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Analysis: Israel may be ready for more active military role in Syria

Explosions shook Damascus just before 2 a.m. Sunday, and rebels in Syria said jets struck at least nine locations in close proximity, including a research center. Israel is now bracing for retaliation from the blasts. NBC's Richard Engel reports.

NEWS ANALYSIS

ANTAKYA, Turkey -- War makes strange bedfellows. President Bashar Assad’s regime is in the unique position of being targeted both by Israel and supporters of al Qaeda.

It is hard to imagine more a diverse couple: Sworn enemies fighting against the same government.

Israel carried out a series of attacks on military targets in Damascus early Sunday, close to President Assad’s main compound, US officials told NBC News. A rebel spokesman said about 10 locations had been hit, adding: “They shook all of Damascus. There was still smoke in the air as the sun came up.”

Witnesses said they heard low-flying jets in the air, but only after the explosions began.  Witnesses also claim to have heard jets in Lebanon shortly before the raid.  Israel has not confirmed it carried out any attack.

Syrian state TV blamed Israel, and said it was helping the rebels it calls terrorists.

An Israeli source said Sunday’s targets included Iranian-made missiles bound for Hezbollah.

The rebel spokesman in Damascus said the rebels’ “spirits were lifted” by the pre-dawn raid, and that they resumed “intense attacks” on the regime in the capital on Sunday morning.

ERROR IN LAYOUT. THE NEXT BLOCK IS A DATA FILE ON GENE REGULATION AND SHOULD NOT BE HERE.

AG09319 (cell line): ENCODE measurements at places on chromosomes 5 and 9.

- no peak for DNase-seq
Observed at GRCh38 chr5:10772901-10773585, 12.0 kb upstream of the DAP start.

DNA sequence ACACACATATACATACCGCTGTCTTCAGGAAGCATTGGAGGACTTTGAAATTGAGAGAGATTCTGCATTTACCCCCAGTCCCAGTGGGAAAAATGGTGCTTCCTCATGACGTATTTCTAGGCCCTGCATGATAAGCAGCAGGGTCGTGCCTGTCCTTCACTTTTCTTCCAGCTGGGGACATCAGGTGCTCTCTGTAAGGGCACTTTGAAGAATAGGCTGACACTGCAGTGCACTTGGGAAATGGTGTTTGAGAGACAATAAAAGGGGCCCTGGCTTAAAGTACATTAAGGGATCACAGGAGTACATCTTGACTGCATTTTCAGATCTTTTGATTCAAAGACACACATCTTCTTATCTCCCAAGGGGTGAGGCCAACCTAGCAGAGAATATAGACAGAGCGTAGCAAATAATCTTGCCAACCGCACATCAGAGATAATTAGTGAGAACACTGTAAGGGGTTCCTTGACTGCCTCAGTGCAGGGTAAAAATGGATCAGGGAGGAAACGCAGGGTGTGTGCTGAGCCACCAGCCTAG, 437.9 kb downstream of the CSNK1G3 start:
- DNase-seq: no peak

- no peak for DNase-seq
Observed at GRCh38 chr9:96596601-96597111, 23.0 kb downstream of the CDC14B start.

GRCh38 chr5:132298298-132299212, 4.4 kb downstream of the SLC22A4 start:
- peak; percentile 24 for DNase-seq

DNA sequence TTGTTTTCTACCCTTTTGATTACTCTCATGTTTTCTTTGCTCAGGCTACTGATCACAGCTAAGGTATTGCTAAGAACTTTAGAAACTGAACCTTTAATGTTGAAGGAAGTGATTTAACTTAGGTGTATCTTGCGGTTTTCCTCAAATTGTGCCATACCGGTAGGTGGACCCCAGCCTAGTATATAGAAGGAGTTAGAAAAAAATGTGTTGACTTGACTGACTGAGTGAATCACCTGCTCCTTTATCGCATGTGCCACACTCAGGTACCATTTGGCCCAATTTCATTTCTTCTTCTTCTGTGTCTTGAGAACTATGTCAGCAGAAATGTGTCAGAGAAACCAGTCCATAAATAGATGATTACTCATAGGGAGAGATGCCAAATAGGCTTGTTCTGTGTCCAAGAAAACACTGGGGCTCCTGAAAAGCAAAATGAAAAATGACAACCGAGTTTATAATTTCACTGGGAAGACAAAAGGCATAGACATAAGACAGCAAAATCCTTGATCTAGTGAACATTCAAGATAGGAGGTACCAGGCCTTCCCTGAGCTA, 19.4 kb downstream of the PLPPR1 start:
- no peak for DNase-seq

While there is no evidence that Israel is coordinating with the Syrian opposition, both are worried about what could happen as the civil war spins further out of control.

Israel specifically does not want Syria to hand over weapons, chemical or conventional, to Hezbollah.

A group demonstrates outside of the White House gates Sunday, calling for action in Syria.

Both Hezbollah – which is based in Lebanon, just north of Israel - and Iran are allies of Bashar Assad.

Israel and Hezbollah fought a bloody war in 2006.  But Israel doesn’t fully back the rebels either, especially not a powerful contingent of Islamic radicals. 

Israel does not want the Nusra front, which has pledged allegiance to al Qaeda, to obtain chemical weapons.  Neither does Washington.  Israel’s strategy thus far appears to be targeting threats as they come up and picking them off. 

If Israel sees weapons moving toward its border, it acts.  But many across the region are now wondering if this raid, larger in scale, is the start of a more active Israeli military role.  Has Israel decided that the longer the conflict drags on, the more risks there are regional stability?  Was this another surgical strike or the start of a new policy?  The answer may become clear in the coming days.

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